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Elbert Hubbard and Gustav Stickley: two American approaches to the Arts and Crafts ideal

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posted on 2023-09-06, 02:45 authored by Maria Hohner Mahon

The Arts and Crafts Movement had its roots in Great Britain in the mid-nineteenth century. John Ruskin and William Morris, two of the original proponents of the Arts and Crafts values, were concerned both about the lack of beauty in mass-produced objects as well as about the impact of industrially-made products on both the workers who produced them and on the quality and style of the goods produced. However, the leaders of the Arts and Crafts movement soon encountered contradictions between their ideals and the options for putting them into practice, including issues related to the use of machines and a segmented labor force in order to make their products more financially available to a large group of consumers. As the ideals of the Arts and Crafts movement spread to the United States, these contradictions manifested themselves in the lives and works of Elbert Hubbard and Gustav Stickley. They strove to make quality pieces of furniture but these works were too expensive for most common people to enjoy in their own homes. This contradiction denied both men the satisfaction of achieving the Arts and Crafts ideal, derived from the Socialist interests of William Morris of bringing hand-made, quality pieces to the masses. They were only able to do so when they used machine processes and organized their manufacturing houses with labor divisions.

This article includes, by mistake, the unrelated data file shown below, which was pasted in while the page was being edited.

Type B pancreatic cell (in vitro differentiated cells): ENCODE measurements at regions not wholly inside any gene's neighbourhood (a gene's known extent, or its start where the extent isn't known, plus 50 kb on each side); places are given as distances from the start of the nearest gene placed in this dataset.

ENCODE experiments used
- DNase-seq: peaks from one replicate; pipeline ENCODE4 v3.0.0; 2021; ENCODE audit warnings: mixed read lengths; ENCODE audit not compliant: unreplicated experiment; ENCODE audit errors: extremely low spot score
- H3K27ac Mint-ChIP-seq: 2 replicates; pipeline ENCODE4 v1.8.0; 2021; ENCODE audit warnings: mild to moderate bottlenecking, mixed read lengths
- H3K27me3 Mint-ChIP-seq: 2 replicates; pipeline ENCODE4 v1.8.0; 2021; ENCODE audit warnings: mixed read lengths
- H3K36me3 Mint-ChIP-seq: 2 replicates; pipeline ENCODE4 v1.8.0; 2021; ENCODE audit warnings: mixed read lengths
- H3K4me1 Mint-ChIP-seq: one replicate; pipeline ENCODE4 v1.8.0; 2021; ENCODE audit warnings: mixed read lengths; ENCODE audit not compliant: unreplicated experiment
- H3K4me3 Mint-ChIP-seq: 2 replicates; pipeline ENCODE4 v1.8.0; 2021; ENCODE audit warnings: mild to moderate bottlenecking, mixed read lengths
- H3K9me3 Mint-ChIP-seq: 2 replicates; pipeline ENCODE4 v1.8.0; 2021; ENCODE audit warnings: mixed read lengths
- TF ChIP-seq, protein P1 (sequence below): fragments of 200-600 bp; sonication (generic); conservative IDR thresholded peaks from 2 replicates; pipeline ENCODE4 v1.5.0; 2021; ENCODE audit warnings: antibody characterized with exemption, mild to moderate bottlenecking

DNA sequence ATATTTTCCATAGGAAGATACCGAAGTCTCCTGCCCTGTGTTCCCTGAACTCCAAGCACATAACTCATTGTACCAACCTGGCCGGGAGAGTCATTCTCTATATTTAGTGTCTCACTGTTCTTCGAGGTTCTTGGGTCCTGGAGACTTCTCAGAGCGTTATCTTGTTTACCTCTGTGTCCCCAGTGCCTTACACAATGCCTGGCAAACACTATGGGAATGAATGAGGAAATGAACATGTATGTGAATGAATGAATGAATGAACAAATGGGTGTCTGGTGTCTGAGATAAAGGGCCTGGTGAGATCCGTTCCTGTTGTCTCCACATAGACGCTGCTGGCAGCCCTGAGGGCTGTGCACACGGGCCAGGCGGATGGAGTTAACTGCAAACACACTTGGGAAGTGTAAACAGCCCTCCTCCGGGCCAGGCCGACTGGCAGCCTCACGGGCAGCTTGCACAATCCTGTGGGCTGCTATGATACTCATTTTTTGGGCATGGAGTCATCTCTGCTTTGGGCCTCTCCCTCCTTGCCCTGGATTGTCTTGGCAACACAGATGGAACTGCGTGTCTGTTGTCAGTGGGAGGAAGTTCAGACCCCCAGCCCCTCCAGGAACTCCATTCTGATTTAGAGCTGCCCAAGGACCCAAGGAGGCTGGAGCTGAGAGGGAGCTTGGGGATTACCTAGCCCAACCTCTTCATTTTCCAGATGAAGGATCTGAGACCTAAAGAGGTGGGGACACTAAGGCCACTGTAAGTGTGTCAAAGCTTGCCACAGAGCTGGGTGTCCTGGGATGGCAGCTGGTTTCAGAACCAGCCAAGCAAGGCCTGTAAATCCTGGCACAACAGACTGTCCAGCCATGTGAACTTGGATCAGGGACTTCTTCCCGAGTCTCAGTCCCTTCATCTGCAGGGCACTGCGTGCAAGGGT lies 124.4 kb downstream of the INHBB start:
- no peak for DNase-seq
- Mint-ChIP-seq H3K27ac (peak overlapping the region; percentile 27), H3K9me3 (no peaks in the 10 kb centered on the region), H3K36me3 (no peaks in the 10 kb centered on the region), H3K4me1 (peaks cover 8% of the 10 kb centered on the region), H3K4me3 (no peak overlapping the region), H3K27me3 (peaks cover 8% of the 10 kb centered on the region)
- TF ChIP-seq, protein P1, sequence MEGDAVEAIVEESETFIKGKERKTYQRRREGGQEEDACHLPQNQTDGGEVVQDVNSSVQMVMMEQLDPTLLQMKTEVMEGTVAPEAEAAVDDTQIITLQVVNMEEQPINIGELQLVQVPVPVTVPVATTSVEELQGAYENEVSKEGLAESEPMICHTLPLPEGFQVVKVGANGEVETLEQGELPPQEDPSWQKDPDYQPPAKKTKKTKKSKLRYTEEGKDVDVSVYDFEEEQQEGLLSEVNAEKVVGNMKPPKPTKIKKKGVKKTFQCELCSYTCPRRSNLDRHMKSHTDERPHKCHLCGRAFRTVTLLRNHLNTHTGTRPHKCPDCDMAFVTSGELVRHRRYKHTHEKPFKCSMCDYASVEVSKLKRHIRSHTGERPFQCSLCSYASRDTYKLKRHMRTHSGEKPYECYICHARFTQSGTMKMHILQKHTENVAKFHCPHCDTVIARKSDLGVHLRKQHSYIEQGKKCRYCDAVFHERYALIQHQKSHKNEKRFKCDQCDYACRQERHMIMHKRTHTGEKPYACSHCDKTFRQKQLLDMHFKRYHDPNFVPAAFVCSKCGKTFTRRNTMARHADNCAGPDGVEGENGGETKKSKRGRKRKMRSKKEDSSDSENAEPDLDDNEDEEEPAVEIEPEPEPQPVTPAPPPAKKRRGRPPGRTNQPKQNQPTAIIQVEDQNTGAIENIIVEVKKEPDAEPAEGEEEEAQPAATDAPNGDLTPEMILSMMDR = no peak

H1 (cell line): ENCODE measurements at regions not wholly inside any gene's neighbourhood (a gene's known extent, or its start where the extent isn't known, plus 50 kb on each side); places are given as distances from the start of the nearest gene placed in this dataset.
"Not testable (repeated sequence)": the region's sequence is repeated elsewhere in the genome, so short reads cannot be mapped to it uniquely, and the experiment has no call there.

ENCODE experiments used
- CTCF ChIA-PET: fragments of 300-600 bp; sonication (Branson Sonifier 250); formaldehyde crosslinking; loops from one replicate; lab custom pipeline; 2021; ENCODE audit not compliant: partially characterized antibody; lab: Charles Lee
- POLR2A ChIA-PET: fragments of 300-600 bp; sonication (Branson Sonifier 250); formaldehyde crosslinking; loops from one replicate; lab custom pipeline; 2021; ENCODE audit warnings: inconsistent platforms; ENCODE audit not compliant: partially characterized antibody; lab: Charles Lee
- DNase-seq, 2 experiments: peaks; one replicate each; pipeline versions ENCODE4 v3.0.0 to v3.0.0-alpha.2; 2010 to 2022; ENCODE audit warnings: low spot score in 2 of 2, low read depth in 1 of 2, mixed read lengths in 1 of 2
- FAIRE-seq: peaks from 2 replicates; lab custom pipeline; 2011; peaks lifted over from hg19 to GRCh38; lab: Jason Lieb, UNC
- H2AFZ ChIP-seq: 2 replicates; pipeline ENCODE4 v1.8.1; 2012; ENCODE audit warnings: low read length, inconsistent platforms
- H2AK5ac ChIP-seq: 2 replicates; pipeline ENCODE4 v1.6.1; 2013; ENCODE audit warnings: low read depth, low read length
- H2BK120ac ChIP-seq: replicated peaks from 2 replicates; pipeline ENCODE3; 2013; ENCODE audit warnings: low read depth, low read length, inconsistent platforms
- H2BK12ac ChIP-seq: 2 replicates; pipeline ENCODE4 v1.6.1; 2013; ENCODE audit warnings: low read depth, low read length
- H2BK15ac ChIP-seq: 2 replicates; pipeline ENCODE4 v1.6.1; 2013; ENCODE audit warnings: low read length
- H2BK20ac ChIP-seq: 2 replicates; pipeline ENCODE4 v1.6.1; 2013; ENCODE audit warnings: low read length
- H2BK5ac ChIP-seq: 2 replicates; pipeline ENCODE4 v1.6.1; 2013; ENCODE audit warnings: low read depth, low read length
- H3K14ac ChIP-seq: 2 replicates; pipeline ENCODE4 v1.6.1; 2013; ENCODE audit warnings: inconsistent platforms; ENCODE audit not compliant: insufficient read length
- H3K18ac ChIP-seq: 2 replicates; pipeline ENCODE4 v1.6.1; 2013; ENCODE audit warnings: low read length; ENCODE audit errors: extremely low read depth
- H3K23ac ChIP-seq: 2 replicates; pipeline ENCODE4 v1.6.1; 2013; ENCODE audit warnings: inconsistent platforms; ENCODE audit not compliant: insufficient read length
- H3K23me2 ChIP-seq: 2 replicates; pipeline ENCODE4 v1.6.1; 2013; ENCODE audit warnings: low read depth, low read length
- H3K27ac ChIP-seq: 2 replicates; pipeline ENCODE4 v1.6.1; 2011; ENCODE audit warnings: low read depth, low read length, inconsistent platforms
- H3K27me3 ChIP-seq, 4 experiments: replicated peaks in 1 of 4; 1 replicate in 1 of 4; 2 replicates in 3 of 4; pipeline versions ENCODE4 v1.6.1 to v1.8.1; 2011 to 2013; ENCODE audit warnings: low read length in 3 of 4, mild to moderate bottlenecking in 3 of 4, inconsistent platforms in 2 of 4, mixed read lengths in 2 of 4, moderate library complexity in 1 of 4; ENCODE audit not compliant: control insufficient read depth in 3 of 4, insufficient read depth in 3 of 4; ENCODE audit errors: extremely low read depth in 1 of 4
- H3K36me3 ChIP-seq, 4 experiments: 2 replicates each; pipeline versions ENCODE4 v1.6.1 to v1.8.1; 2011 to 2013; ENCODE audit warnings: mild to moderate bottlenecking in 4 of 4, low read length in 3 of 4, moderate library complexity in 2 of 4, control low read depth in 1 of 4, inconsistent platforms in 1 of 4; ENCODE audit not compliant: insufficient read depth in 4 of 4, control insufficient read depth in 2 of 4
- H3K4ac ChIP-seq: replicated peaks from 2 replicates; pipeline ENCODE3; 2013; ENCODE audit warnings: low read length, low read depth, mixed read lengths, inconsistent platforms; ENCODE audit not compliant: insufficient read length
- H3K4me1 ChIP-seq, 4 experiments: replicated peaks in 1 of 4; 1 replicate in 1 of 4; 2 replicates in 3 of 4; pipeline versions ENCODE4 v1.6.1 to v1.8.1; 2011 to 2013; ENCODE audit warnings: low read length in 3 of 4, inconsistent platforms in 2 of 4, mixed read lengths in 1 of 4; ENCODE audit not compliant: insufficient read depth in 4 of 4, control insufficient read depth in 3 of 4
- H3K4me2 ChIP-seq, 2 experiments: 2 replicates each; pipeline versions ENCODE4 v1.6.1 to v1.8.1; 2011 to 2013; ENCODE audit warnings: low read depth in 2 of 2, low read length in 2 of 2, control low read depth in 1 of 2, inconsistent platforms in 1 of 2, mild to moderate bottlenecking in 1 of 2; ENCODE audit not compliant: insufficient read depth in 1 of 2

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ProQuest Dissertations & Theses

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English

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http://hdl.handle.net/1961/thesesdissertations:9665

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application/pdf

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Part of thesis digitization project, awaiting processing.

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